WOOD in Classic Quotes

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Quotes from Frankenstein by Mary Shelley
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 Current Search - wood in Frankenstein
1  The wet wood which I had placed near the heat dried and itself became inflamed.
Frankenstein By Mary Shelley
Get Context   In Chapter 11
2  Soon after this the young man returned, bearing on his shoulders a load of wood.
Frankenstein By Mary Shelley
Get Context   In Chapter 11
3  It was not splintered by the shock, but entirely reduced to thin ribbons of wood.
Frankenstein By Mary Shelley
Get Context   In Chapter 2
4  My place of refuge was constructed of wood, but so low that I could with difficulty sit upright in it.
Frankenstein By Mary Shelley
Get Context   In Chapter 11
5  I covered it carefully with dry wood and leaves and placed wet branches upon it; and then, spreading my cloak, I lay on the ground and sank into sleep.
Frankenstein By Mary Shelley
Get Context   In Chapter 11
6  On examining my dwelling, I found that one of the windows of the cottage had formerly occupied a part of it, but the panes had been filled up with wood.
Frankenstein By Mary Shelley
Get Context   In Chapter 11
7  In the day, I believe, he worked sometimes for a neighbouring farmer, because he often went forth and did not return until dinner, yet brought no wood with him.
Frankenstein By Mary Shelley
Get Context   In Chapter 12
8  When night came I quitted my retreat and wandered in the wood; and now, no longer restrained by the fear of discovery, I gave vent to my anguish in fearful howlings.
Frankenstein By Mary Shelley
Get Context   In Chapter 16
9  I remember, the first time that I did this, the young woman, when she opened the door in the morning, appeared greatly astonished on seeing a great pile of wood on the outside.
Frankenstein By Mary Shelley
Get Context   In Chapter 12
10  No wood, however, was placed on the earth, which formed the floor, but it was dry; and although the wind entered it by innumerable chinks, I found it an agreeable asylum from the snow and rain.
Frankenstein By Mary Shelley
Get Context   In Chapter 11
11  I reflected on this, and by touching the various branches, I discovered the cause and busied myself in collecting a great quantity of wood, that I might dry it and have a plentiful supply of fire.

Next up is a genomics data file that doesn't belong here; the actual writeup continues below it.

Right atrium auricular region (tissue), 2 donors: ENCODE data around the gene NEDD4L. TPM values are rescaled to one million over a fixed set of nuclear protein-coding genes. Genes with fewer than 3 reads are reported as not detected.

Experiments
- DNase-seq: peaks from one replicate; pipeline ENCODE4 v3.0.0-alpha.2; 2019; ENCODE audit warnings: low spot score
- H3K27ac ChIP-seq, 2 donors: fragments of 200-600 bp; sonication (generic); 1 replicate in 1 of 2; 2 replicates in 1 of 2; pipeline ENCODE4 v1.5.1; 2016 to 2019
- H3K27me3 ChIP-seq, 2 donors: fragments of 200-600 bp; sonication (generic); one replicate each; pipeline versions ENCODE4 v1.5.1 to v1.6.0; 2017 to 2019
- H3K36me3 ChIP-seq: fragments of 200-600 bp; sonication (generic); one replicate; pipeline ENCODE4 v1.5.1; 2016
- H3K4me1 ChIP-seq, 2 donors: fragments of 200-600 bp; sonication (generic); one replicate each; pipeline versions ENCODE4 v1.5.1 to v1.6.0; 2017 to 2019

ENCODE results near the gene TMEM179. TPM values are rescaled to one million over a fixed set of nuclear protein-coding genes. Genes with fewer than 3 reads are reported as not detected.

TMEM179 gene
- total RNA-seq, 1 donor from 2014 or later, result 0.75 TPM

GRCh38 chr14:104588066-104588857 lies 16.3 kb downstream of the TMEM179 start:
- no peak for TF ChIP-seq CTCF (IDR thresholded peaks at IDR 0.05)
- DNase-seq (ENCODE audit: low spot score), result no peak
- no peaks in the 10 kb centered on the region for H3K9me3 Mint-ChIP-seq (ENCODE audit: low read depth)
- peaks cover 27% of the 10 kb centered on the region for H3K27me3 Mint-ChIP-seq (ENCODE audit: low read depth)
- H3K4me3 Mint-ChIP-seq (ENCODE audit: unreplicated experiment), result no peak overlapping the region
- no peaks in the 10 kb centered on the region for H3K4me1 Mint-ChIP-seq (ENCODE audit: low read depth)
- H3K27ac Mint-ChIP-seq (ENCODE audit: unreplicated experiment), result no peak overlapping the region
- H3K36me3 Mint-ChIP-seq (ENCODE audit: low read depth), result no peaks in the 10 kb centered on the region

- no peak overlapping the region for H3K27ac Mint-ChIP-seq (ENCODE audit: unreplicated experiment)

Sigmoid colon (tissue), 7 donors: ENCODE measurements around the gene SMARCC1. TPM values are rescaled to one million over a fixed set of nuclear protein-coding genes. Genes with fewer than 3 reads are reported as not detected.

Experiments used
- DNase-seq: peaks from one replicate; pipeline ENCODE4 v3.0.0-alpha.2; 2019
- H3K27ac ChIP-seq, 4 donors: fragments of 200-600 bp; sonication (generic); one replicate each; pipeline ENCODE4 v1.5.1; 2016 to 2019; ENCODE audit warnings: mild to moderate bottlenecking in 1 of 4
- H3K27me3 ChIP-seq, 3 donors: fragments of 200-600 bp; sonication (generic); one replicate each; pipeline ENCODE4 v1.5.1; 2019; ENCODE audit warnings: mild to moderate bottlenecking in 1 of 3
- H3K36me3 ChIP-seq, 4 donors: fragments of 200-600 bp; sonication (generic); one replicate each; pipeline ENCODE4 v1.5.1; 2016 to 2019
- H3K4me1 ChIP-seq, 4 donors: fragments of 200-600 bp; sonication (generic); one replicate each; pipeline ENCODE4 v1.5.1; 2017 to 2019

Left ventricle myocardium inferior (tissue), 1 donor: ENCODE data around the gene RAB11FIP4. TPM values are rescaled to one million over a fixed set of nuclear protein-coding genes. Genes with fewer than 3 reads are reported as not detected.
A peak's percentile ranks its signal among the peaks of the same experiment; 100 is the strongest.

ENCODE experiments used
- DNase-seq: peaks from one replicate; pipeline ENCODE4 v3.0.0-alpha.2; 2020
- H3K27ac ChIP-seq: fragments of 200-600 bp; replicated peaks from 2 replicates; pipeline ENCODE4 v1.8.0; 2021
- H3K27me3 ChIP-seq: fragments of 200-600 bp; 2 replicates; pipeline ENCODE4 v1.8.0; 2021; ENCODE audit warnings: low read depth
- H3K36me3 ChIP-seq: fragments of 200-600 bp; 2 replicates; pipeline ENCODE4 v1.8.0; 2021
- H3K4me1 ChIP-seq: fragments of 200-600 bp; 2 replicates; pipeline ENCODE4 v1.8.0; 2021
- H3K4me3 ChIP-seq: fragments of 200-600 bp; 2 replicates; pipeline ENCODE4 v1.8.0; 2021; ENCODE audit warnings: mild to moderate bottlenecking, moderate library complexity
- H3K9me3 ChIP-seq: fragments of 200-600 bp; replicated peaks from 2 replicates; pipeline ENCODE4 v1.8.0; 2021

Frankenstein By Mary Shelley
Get Context   In Chapter 11
12  I gave several hours to the serious consideration of this difficulty, but I was obliged to relinquish all attempt to supply it, and wrapping myself up in my cloak, I struck across the wood towards the setting sun.
Frankenstein By Mary Shelley
Get Context   In Chapter 11
13  One night during my accustomed visit to the neighbouring wood where I collected my own food and brought home firing for my protectors, I found on the ground a leathern portmanteau containing several articles of dress and some books.
Frankenstein By Mary Shelley
Get Context   In Chapter 15
14  I found that the youth spent a great part of each day in collecting wood for the family fire, and during the night I often took his tools, the use of which I quickly discovered, and brought home firing sufficient for the consumption of several days.
Frankenstein By Mary Shelley
Get Context   In Chapter 12
15  I had been accustomed, during the night, to steal a part of their store for my own consumption, but when I found that in doing this I inflicted pain on the cottagers, I abstained and satisfied myself with berries, nuts, and roots which I gathered from a neighbouring wood.
Frankenstein By Mary Shelley
Get Context   In Chapter 12
16  Early in the morning, before she had risen, he cleared away the snow that obstructed her path to the milk-house, drew water from the well, and brought the wood from the outhouse, where, to his perpetual astonishment, he found his store always replenished by an invisible hand.
Frankenstein By Mary Shelley
Get Context   In Chapter 12
17  One part was open, and by that I had crept in; but now I covered every crevice by which I might be perceived with stones and wood, yet in such a manner that I might move them on occasion to pass out; all the light I enjoyed came through the sty, and that was sufficient for me.
Frankenstein By Mary Shelley
Get Context   In Chapter 11
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